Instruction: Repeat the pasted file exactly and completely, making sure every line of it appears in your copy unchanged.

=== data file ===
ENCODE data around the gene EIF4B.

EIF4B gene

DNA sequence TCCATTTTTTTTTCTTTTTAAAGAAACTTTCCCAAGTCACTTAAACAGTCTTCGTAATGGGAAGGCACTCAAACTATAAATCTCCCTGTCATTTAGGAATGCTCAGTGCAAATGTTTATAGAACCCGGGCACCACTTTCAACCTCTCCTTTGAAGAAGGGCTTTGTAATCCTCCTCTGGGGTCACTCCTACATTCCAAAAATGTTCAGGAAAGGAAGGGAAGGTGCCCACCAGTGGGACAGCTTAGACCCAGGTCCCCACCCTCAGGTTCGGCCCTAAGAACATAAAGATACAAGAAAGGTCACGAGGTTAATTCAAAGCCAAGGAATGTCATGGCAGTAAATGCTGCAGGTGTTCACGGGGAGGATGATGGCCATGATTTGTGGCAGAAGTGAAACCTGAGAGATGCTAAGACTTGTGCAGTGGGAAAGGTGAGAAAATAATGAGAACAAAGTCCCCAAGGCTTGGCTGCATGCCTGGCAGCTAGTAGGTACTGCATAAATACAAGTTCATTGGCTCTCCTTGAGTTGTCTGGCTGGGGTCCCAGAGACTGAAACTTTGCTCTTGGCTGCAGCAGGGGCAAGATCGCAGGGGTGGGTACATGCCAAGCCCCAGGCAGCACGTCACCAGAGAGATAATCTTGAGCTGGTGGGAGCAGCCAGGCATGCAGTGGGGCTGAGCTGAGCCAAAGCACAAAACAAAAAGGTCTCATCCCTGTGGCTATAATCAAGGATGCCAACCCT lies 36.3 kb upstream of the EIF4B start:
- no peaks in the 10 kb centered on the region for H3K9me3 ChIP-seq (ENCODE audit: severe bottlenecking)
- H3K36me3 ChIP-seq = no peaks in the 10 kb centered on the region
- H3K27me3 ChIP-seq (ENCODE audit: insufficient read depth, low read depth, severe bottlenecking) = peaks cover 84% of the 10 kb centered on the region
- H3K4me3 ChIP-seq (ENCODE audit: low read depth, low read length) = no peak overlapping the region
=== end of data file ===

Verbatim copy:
ENCODE data around the gene EIF4B.

EIF4B gene

DNA sequence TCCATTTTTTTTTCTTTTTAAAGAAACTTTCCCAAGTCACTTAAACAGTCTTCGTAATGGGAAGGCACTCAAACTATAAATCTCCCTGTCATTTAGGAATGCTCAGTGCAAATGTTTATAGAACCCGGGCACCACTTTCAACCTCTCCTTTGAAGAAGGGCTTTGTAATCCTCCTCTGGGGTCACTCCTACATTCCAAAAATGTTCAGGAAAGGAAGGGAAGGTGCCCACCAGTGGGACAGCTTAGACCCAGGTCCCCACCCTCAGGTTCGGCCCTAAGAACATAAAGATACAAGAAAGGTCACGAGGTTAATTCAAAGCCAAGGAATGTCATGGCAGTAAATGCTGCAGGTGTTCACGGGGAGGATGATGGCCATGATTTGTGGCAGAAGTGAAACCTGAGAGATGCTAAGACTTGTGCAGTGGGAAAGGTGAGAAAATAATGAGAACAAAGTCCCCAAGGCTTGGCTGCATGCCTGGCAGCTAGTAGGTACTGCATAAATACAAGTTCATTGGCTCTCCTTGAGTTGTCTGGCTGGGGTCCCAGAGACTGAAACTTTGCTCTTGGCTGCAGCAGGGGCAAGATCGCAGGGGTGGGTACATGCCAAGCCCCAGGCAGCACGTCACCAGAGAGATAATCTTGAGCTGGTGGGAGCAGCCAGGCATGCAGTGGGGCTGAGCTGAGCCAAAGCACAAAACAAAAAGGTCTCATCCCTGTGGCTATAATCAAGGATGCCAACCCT lies 36.3 kb upstream of the EIF4B start:
- no peaks in the 10 kb centered on the region for H3K9me3 ChIP-seq (ENCODE audit: severe bottlenecking)
- H3K36me3 ChIP-seq = no peaks in the 10 kb centered on the region
- H3K27me3 ChIP-seq (ENCODE audit: insufficient read depth, low read depth, severe bottlenecking) = peaks cover 84% of the 10 kb centered on the region
- H3K4me3 ChIP-seq (ENCODE audit: low read depth, low read length) = no peak overlapping the region